It was an explosive generation alright but the explosion was yet to come. This is a high-school class of Baby Boomers in 1961 who are coming to realize that they can made demands on authority figures and win. No guns yet. Just a general strike by the students and then the silent treatment in every class.
What are the students demanding? They want to ask "relevant" questions of one of their more accommodating teachers, a handsome young William Shatner. Shatner, in response to students' anxious questions in class, has had them write about their sexual feelings and their emotions. "Sex education!", some parent cries. The rumors spread that Shatner is teaching them things that only parents should pass on to their kids. In cute, blond Patty McCormack's case, she and her boyfriend are deeply in love, but should she go "all the way"? She confesses to being tempted. On the other hand, propriety requires that the couple done get past first or second base. I never understood what the baseball metaphor worked out to in real life, although I can guess at the meaning of "home run." There is a movement afoot in some of the United States to return to the values of yesteryear and delete sex education or anything like it from the high school curriculum. And it makes sense. Sixteen- and seventeen-year-old kids know nothing at all about sex. They don't know what goes where. I'm all for kids being deprive of sex at that age but only out of spite, because it was so difficult for my generation.
It's a TV-style movie with flat lighting, unimaginative settings, non-actors in major roles, and an unbelievable solidarity among the students, all of whom look alike -- white, prim, proper -- except for one guy who looks like an Indian.
Yet, perhaps unwittingly, it's not as stupid and exploitative as it was intended to be. It illustrates Karl Marx's argument that progress is achieved only when "false consciousness" ("It's all my fault") is replaces by "class consciousness ("It's the system's fault and we can overcome it by sticking together").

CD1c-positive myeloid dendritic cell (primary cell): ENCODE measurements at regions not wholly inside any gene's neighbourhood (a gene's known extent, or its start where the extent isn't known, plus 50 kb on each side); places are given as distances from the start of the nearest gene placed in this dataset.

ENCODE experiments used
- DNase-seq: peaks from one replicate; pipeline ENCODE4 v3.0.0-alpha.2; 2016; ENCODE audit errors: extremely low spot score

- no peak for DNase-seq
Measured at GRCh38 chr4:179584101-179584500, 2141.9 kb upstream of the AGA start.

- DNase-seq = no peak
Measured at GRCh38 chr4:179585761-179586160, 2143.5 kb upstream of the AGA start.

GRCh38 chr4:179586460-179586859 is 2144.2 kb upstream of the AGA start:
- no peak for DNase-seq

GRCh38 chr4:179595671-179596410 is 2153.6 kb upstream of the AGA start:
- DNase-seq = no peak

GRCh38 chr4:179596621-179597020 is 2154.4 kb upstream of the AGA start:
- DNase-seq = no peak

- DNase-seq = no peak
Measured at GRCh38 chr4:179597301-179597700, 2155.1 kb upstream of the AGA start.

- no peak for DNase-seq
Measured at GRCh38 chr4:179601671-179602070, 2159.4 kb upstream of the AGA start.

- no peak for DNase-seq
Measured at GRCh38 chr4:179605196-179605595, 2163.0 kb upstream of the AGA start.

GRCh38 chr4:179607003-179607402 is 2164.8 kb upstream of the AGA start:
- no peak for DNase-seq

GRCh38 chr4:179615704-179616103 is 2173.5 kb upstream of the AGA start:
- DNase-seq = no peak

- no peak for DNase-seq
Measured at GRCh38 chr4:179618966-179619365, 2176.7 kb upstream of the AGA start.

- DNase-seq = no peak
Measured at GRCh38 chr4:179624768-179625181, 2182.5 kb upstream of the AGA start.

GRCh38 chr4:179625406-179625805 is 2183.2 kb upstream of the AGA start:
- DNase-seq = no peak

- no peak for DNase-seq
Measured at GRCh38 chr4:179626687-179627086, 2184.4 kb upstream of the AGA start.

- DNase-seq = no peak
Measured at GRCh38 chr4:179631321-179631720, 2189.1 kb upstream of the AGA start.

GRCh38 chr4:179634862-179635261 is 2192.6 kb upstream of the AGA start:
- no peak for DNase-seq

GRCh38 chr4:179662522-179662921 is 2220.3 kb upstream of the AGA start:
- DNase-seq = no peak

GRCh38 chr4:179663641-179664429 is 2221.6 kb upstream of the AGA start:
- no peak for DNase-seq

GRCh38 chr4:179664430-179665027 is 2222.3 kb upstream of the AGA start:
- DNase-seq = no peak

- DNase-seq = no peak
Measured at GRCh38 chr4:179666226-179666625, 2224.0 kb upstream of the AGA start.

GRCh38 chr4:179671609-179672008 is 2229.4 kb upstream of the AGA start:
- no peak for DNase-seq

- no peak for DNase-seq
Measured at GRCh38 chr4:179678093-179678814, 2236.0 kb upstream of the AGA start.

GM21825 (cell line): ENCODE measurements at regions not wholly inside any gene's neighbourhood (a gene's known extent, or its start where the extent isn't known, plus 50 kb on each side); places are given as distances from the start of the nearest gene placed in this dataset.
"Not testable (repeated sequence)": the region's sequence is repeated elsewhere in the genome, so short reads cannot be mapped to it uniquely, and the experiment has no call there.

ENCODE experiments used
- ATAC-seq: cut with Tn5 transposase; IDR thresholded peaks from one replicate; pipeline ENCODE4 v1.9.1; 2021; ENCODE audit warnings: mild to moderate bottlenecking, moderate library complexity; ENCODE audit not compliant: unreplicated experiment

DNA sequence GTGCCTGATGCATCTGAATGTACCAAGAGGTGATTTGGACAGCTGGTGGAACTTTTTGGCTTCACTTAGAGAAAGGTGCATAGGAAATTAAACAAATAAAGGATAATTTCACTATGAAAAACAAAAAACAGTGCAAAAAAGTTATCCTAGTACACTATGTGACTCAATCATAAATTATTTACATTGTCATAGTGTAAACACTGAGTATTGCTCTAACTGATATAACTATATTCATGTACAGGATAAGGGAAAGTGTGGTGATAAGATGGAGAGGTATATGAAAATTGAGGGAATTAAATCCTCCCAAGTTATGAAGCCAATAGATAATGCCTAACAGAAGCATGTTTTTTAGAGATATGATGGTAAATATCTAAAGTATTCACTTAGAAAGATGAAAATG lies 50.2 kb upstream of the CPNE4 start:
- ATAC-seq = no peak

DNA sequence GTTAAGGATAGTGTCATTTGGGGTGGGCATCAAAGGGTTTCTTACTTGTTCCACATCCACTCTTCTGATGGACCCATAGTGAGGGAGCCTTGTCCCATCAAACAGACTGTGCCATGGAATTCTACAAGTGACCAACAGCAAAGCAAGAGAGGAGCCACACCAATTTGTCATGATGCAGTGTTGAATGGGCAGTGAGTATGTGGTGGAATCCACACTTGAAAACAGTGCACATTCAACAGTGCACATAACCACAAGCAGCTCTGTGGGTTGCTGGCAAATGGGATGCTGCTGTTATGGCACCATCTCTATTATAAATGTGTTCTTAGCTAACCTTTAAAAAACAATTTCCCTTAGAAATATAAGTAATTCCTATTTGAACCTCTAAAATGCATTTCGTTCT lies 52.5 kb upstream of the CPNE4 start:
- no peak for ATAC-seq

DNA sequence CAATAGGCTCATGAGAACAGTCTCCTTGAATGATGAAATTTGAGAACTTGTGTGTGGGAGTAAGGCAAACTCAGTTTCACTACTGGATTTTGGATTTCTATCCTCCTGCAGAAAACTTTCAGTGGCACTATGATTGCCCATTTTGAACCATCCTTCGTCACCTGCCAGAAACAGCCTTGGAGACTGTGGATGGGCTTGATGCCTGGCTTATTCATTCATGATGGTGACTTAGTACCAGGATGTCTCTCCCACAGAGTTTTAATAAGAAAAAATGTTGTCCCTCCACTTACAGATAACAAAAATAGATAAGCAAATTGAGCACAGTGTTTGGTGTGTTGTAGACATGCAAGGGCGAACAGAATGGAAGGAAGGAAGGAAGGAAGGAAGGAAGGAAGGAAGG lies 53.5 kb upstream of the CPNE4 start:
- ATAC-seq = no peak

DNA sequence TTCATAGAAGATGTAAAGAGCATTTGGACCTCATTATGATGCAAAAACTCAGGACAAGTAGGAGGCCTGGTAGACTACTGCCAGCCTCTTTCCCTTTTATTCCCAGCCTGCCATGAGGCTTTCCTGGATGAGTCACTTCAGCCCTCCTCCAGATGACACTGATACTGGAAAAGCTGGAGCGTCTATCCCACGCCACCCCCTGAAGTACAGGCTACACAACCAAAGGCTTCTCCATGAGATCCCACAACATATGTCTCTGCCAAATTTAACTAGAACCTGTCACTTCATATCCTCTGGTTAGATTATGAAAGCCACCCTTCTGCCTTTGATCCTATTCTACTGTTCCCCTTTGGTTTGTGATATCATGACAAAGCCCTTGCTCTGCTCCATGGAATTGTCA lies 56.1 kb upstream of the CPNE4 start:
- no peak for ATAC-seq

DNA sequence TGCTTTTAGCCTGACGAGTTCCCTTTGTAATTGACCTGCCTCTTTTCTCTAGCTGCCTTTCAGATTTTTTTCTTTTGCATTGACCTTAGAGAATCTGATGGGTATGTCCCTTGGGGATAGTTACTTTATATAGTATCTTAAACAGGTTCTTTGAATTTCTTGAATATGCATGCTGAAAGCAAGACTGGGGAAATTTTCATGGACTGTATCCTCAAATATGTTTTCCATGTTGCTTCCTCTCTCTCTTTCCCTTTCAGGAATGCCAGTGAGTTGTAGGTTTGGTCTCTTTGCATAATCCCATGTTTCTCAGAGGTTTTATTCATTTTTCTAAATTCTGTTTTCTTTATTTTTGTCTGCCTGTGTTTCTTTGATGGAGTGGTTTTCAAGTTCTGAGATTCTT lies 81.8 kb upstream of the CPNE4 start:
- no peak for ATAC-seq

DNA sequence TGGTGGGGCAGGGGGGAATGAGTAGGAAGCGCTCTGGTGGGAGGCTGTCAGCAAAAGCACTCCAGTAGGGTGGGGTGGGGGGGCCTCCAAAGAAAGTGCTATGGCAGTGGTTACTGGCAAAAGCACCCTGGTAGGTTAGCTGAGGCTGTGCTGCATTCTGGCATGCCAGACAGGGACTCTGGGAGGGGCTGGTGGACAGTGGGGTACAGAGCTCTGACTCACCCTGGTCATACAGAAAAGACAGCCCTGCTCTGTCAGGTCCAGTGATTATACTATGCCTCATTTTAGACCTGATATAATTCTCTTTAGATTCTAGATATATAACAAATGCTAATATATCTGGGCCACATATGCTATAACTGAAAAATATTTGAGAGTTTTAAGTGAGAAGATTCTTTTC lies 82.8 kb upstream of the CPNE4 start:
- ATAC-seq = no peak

It's also an illustration of the ongoing transfer of jobs from the primary institutions, like the family, to secondary institutions like schools and medical corporations. I'll give you a personal example. An old man, my grandfather, would soak his feet and somebody -- namely me -- would have to trim his toenails because he couldn't reach them. When my mother reached the same age, a podiatrist paid by the insurance company visited the house and trimmed her nails every few weeks.
Shatner doesn't ham it up. I like him just as much now when he's got the faucet turned on full blast and overacts bombastically. Patty McCormack is a cute teen but Hollwyood was full of cute teens. There is only the faintest echo of her pre-pubescent maniac in "The Bad Seed." Stephen Dunne is a likable character, a pragmatist, as the father of one of the boys. He and the other parents, as well as the principal, Edward Platt, are given their due as people of principle who are all a little befuddled by what's going on with the kids.
Just wait until 1968 rolls around.